IT Assessment for Project Success
I have never posted email marketing results, because... well, let's face it... it is kind of tacky. Now and then, however, there is a story to be told. In my opinion, this set of statistics is a little over-the-top in what it shows. I can only see one way to interpret it other than Information Technology "leaders" simply do not care about leadership.
To understand how I can make such a brash statement, you need a little background...
The other day while preparing for an interview with Fortune Magazine, a junior colleague asked, "When recovering a failing project, what are the role differences for various people in the organization?" Great question! I had never sat down and captured that aspect of project recovery. After all, failed projects are a hodgepodge of lost leaders, perplexed project managers, and trampled team members. Without defining everyone's roles early and continually refining those roles, you will struggle establishing calm in what is otherwise a very stressful situation.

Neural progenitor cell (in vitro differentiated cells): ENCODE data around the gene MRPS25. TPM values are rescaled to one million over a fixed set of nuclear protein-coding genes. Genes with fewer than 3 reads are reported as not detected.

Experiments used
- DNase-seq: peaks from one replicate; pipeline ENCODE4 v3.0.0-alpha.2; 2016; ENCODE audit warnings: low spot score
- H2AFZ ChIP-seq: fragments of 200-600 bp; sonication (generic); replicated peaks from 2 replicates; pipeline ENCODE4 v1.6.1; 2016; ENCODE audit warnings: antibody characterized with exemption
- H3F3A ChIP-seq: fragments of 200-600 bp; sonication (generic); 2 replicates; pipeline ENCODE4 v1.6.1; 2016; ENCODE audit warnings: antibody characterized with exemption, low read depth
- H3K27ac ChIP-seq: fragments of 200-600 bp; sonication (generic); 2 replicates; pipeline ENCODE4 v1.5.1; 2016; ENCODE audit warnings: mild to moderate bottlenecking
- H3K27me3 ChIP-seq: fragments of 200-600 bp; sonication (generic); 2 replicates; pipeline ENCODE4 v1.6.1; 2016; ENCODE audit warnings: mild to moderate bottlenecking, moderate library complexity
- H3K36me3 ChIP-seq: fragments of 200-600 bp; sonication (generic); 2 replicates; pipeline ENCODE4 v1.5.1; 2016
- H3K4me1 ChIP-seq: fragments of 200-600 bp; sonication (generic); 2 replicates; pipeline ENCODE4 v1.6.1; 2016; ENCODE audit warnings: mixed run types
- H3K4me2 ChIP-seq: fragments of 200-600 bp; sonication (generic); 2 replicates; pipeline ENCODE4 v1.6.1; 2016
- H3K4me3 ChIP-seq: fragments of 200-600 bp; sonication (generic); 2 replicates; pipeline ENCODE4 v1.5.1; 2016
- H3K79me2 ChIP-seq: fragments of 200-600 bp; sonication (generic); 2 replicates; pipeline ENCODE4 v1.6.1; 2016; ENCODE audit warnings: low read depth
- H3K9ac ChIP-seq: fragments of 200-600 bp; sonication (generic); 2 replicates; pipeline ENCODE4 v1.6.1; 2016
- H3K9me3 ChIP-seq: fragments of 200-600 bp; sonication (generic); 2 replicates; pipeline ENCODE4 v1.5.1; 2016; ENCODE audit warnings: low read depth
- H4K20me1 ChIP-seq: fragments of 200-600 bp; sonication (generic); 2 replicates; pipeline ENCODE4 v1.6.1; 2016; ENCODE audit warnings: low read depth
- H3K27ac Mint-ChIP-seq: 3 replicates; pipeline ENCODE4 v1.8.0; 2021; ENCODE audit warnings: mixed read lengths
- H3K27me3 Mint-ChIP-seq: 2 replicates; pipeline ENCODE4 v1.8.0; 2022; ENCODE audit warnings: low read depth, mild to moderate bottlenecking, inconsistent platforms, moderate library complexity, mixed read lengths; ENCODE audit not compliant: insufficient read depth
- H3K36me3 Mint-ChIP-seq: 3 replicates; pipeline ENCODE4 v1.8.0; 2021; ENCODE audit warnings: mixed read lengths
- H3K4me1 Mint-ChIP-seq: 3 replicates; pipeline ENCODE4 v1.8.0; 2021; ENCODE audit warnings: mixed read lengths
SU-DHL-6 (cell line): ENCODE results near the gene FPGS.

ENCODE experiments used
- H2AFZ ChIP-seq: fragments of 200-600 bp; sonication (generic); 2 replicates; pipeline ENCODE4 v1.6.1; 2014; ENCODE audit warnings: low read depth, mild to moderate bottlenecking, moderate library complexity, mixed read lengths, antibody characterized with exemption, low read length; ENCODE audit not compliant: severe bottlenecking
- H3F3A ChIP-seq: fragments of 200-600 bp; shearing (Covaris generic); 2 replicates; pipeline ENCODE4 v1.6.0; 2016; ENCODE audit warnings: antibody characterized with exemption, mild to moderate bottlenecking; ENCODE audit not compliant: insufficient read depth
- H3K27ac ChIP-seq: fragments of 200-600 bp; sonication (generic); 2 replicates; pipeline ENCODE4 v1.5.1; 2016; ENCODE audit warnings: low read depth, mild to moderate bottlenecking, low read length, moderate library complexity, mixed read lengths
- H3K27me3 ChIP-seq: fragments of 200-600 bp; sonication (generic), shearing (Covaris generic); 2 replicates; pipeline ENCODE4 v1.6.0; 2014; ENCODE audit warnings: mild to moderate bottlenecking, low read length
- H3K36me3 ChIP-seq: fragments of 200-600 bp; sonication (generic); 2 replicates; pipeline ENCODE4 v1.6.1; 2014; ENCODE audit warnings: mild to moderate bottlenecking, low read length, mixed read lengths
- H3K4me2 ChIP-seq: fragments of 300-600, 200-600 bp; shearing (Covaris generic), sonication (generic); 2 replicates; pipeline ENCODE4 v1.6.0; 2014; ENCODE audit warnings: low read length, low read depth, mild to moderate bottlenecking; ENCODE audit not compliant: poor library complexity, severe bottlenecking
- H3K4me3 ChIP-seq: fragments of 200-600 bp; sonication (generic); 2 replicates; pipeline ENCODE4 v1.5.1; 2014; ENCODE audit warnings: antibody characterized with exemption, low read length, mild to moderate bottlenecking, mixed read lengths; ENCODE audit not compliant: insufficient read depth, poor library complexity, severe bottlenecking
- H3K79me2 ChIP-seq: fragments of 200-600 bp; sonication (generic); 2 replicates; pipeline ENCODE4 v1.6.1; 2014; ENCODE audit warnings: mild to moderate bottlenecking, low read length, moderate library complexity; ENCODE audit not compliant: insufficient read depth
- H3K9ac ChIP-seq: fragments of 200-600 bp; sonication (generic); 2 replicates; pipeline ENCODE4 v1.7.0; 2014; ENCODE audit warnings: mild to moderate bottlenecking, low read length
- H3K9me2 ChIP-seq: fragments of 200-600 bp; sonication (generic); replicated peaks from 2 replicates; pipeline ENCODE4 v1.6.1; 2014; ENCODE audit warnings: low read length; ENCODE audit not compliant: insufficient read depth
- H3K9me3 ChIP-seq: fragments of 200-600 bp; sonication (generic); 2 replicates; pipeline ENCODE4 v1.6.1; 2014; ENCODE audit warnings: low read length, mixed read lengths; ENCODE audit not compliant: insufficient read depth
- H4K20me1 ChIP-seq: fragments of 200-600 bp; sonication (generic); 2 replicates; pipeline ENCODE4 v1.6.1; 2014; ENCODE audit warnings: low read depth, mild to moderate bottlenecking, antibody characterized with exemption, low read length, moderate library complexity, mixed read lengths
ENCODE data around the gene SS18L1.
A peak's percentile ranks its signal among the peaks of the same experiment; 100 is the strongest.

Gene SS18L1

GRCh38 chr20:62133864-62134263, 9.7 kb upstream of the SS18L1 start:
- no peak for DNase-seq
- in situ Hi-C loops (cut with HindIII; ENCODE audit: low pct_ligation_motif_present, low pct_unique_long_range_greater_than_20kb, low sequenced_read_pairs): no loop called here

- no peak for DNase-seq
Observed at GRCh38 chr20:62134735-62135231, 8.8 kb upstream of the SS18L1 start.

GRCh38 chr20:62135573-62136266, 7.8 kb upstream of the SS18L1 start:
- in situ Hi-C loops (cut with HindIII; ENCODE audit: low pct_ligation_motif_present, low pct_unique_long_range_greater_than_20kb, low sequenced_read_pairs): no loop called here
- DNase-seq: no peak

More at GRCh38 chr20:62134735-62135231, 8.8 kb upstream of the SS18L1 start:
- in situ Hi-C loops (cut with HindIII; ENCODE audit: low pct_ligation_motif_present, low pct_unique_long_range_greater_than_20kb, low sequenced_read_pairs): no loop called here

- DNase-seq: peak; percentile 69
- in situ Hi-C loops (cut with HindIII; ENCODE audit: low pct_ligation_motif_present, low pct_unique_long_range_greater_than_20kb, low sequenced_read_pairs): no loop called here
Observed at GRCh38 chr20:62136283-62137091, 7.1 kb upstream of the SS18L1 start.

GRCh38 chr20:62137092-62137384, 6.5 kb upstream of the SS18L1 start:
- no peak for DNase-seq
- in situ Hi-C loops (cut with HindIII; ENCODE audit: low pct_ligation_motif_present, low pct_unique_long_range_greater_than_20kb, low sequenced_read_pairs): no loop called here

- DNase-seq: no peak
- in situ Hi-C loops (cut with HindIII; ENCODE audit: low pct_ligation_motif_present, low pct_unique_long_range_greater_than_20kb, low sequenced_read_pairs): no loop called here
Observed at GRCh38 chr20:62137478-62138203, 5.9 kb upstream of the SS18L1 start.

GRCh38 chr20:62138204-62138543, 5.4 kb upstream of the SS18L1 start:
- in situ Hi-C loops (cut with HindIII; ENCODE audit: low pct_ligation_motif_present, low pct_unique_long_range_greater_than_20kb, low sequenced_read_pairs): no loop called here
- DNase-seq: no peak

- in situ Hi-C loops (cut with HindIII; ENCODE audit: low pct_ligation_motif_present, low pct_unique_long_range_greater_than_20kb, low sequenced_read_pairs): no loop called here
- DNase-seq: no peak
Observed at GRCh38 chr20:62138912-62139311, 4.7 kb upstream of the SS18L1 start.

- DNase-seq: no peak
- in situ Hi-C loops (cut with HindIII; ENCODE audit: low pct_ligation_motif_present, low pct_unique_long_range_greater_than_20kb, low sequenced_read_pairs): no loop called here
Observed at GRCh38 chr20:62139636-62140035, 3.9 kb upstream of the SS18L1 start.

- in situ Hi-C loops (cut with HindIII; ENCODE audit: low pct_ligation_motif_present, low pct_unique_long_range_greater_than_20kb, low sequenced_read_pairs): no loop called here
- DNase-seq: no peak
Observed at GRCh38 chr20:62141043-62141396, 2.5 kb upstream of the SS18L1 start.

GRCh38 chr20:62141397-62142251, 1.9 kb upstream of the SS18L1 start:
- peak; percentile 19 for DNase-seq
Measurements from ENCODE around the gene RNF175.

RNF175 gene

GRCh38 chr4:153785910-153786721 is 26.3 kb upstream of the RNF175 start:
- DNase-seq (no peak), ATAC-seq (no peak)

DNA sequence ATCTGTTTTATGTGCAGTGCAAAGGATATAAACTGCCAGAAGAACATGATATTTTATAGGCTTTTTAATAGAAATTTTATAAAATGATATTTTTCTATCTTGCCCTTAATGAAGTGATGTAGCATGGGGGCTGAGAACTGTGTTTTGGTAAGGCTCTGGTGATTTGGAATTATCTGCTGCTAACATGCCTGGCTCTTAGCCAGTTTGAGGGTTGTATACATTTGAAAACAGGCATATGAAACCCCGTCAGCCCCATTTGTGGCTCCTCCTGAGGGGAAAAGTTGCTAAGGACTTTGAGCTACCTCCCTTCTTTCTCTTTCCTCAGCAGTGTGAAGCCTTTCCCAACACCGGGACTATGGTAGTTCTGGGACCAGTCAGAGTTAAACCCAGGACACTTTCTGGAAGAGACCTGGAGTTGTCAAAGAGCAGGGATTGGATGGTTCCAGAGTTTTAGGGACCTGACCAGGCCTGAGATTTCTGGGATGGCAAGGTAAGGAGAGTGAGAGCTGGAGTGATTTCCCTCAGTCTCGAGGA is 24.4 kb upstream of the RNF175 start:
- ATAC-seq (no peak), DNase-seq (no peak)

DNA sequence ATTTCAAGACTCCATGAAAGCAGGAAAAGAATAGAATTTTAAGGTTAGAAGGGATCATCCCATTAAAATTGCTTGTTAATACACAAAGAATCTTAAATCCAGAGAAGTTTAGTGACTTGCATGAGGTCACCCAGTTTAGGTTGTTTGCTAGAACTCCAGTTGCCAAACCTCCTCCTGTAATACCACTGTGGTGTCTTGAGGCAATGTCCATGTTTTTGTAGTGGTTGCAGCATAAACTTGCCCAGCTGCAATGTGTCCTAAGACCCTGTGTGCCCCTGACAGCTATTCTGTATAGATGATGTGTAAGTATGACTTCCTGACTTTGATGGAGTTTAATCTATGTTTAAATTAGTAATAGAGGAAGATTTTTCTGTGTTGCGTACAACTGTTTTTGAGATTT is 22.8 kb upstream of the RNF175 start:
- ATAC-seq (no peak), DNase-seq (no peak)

The project was out of control. Within a two-week span, the project manager reported a slide of at least six months. To put the postponement in perspective, the original project plan was a total of nine months. Accusations came from everywhere. The customer complained about the project manager, requirements analysts were frustrated with the customer, the project manager was pushing on his leads to close requirements gathering, there was infighting within the team, and management did fnot know whom to believe. The organization was in mayhem and the only solution was to hire an external auditor to sort out the facts.
As most of you know, I am a total convert. Social media is, simply put, cool. I am a Twitter and LinkedIn bigot and may soon be flourishing in Facebook. Last week a long time friend got back in touch with me all because of social media. Hold on, don't stop reading! This is a business blog, not a story about some high school friends getting together and tweeting about eating bagels or sushi. This is about the business power of social media.
My friend works for a multibillion-dollar company and he is frustrated with "these kids" making stupid non-business decisions. Worse yet, they shy away from the company he works for because his company is "too old." I told Claude (pardon for no link, he lacking a Twitter account. Surprised?), "Well you are old. Your fifty-three I am only fifty-two!" There was silence.